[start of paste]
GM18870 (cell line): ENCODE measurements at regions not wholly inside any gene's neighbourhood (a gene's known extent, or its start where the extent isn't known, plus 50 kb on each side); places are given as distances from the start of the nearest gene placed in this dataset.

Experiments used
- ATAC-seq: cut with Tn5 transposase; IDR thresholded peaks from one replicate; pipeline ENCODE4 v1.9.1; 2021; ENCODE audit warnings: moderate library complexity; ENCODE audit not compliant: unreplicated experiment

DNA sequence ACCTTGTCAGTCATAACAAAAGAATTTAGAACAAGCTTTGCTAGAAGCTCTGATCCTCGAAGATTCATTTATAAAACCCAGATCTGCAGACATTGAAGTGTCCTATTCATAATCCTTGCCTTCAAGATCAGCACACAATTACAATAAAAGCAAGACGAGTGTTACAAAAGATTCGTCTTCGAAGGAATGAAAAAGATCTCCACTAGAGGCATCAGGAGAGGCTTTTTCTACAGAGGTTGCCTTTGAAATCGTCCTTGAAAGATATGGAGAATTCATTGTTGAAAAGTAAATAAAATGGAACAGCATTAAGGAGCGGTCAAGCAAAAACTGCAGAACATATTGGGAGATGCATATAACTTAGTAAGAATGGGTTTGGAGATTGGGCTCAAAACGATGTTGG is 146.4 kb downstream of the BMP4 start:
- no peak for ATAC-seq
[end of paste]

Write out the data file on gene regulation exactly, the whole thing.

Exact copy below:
GM18870 (cell line): ENCODE measurements at regions not wholly inside any gene's neighbourhood (a gene's known extent, or its start where the extent isn't known, plus 50 kb on each side); places are given as distances from the start of the nearest gene placed in this dataset.

Experiments used
- ATAC-seq: cut with Tn5 transposase; IDR thresholded peaks from one replicate; pipeline ENCODE4 v1.9.1; 2021; ENCODE audit warnings: moderate library complexity; ENCODE audit not compliant: unreplicated experiment

DNA sequence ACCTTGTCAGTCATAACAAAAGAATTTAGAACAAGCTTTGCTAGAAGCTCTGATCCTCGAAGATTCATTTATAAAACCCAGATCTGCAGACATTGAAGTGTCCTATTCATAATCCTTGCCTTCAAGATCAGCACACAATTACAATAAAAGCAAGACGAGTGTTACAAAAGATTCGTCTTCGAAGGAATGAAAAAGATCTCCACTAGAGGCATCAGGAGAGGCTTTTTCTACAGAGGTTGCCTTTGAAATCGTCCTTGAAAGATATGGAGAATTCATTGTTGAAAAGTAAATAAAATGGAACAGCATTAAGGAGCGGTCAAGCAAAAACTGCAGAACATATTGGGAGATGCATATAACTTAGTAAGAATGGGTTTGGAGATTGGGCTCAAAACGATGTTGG is 146.4 kb downstream of the BMP4 start:
- no peak for ATAC-seq